Gordon Campbell | Parliament TV | Parliament Today | Video | Questions Of the Day | Search

 


Dunne: legal highs bill to be even faster-tracked

Hon Peter Dunne
Associate Minister of Health

23 May 2013

Dunne: legal highs bill to be even faster-tracked

Associate Health Minister Peter Dunne wants to push the Psychoactive Substances Bill through Parliament faster than planned when it returns from the select committee in mid-June, with the aim of having the legislation in place in July.

“As I have said, we need to get this law right. It is about the health of young New Zealanders using legal highs, and it is world-leading legislation. No one else has done anything like it,” Mr Dunne said.

“What we are looking to do is make the legal highs industry prove their products are safe and make sure they bear the cost of the testing process, not the taxpayer.

“The bill is currently before the Health Select Committee in an already truncated process. Usually that lasts up to six months, but it will have been well under two months when it is reported back to Parliament on 14 June.

“Given the importance of this legislation, I have had talks with the Prime Minister, John Key, and the Leader of the House, Gerry Brownlee, about even further fast-tracking the legislative process.

“The bill will now get its second reading on Thursday 27 June, and then move through the final stages into law in July.

“In the meantime, I will be taking it up with Parliament’s Business Committee and other political parties to see if the process can be even further accelerated,” Mr Dunne said.

“It is complicated legislation and we need to get it right and leave no loopholes for this industry, but we were already pushing this legislation quickly and it is now getting quicker.

“We are fully aware of the concerns of New Zealanders around these products and this industry,” he said.

The legislation needs to be in place by August 13 to take over from the Temporary Class Drug Notice regime, which currently bans 35 legal high substances, the first of which will expire on that day.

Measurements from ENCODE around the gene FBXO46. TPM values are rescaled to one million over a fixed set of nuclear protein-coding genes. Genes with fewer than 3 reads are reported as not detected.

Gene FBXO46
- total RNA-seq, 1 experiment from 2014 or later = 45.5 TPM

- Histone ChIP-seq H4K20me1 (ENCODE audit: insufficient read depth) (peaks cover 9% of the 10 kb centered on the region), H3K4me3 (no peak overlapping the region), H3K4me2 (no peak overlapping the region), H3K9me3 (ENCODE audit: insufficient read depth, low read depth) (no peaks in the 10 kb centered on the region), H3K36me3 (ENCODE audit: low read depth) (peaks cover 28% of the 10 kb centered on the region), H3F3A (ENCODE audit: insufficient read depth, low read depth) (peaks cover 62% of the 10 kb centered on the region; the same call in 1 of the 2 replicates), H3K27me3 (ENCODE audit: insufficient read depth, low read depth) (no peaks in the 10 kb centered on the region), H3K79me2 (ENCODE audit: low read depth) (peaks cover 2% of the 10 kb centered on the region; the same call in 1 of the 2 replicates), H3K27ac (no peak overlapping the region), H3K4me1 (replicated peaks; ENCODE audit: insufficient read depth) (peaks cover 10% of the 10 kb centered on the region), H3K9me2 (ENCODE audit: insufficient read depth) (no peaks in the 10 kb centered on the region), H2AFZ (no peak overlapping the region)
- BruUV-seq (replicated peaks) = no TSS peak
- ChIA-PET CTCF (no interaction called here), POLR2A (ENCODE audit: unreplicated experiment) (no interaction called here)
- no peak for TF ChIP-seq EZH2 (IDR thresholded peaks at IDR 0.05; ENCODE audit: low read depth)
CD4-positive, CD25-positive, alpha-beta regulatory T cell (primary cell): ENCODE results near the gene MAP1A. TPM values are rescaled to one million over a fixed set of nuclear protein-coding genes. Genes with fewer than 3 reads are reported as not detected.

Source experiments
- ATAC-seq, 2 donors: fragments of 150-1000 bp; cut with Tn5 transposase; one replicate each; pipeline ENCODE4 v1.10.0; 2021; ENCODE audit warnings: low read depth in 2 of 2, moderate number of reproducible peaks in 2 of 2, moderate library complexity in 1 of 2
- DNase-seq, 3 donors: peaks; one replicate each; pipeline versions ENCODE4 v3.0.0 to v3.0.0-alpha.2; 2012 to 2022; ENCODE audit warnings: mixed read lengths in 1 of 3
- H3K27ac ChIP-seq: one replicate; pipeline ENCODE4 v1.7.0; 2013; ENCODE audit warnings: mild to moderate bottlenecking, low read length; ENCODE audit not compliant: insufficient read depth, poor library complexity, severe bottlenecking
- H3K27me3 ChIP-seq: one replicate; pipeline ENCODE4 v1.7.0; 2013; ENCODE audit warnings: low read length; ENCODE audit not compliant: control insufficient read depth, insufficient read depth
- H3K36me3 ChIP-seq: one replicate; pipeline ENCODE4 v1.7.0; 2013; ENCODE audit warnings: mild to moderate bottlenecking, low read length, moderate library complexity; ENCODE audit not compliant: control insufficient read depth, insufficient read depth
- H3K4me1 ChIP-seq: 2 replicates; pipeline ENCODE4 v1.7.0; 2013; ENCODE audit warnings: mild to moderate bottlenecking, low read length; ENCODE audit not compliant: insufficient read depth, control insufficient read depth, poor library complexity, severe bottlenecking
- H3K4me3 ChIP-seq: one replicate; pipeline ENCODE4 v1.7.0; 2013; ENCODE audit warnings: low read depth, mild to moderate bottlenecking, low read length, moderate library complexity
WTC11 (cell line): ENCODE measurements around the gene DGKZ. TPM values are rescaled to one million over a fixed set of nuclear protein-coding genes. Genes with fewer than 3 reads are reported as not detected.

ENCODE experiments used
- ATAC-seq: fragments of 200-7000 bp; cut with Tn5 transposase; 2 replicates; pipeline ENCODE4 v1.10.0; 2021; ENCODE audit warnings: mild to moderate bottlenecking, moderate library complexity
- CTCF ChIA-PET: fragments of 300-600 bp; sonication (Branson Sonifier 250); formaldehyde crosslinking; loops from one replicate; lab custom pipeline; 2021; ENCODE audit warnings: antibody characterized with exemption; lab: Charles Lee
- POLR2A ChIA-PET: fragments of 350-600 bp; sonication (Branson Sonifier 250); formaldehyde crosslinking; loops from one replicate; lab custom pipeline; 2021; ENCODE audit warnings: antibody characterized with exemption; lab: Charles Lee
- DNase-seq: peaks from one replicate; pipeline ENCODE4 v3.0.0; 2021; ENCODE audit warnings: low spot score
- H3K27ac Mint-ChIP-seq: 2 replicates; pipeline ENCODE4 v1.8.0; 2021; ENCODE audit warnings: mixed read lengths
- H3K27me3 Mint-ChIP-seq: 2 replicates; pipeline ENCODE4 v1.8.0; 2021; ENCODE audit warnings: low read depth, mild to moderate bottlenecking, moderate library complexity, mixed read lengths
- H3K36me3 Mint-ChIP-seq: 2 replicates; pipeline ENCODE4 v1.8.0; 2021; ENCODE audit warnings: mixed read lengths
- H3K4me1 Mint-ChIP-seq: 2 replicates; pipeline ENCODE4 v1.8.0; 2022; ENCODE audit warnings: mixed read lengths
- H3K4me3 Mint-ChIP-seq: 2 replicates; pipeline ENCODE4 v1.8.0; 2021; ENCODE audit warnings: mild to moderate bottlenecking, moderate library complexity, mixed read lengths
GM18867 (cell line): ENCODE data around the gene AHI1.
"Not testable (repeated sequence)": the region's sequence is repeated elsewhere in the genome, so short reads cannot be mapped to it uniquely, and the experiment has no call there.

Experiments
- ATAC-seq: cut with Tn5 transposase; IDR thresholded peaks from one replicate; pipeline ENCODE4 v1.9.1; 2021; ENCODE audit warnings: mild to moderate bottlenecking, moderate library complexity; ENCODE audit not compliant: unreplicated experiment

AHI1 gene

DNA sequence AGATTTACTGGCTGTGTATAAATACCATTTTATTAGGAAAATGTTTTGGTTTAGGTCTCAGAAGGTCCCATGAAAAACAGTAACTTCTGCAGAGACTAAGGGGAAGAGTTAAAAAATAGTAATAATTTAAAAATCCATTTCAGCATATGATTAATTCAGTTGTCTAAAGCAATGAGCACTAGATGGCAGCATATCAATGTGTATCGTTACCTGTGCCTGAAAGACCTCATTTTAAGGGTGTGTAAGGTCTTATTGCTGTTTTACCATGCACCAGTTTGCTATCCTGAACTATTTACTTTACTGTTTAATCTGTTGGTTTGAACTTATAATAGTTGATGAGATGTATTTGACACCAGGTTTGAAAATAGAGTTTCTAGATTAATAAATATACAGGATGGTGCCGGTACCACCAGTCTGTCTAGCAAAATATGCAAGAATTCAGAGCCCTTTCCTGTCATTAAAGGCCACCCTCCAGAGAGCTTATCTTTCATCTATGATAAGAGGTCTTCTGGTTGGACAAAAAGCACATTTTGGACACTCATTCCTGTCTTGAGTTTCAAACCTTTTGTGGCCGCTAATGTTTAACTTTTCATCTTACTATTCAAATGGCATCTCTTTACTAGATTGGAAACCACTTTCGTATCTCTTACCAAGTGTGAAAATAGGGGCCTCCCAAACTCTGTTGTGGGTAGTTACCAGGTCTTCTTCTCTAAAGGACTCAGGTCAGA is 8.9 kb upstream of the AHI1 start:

ENDS

© Scoop Media

 
 
 
 
 
Parliament Headlines | Politics Headlines | Regional Headlines

Mana Māori: Kawenata Unites Kaupapa Māori Parties

The Māori Party and Mana Party have signed a historic agreement today to unite Māori politically.

Māori Party president Tukoroirangi Morgan said the kawenata or agreement was a huge step forward for Māori in the lead up to the general elections.

"Today is an important day for the Māori nation because today is when the country's only two kaupapa Māori political parties unite to work tactically together in the best interests of our people," says Mr Morgan. More>>

ALSO:

.

 
 

Immigration: Short Reprieve For Nine Indian Students

A temporary hold on deportations of nine Indian students is a step in the right direction but the Government urgently needs to implement safeguards to stop further injustices to more international students, the Green Party says. More>>

EARLIER:

Welfare: WINZ Breaching Privacy Laws With WINZ Vetting Rules

E tū, the union for security guards, says WINZ may be breaching privacy laws with its new screening process for people visiting WINZ offices. The vetting requires WINZ security guards to check photo ID and whether visitors to WINZ offices have an appointment.More>>

ALSO:

Turnbull Visit: Leaders’ Talks Cement Trade Relations, Science Agreement

Mr English met with Prime Minister Turnbull in Queenstown today to discuss common approaches to bilateral and international issues, including trade and science and innovation. Mr English also thanked Mr Turnbull for Australia’s offer of support for those fighting the fires on the Port Hills in Christchurch. More>>

ALSO:

Youth Guarantee: Upskilling Fund Used For Retraining

News that one in five of the people enrolling in Youth Guarantee already hold qualifications at the level they’re enrolling in highlights the failure of the scheme to reach the disengaged young people it was set up to assist, says Labour’s Education spokesperson Chris Hipkins. More>>

ALSO:

Port Hills Fire: Midday Update, Monday 20 February

• 9 homes destroyed
• 2 homes with partial damage. Damage includes things like cracked windows, heat damage.
• 3 properties with damage to other external structures e.g sheds or outbuildings More>>

ALSO:

Gordon Campbell: On What Trump May Mean For Us

So far not much effort has been put into tracing the possible implications for New Zealand of the stream of executive orders and tweets that have been pouring from the Oval Office. Unfortunately, we may not simply be drive-by rubberneckers at this car wreck for much longer. More>>

Get More From Scoop

 

LATEST HEADLINES

 
 
 
 
 
 
 
 
Parliament
Search Scoop  
 
 
Powered by Vodafone
NZ independent news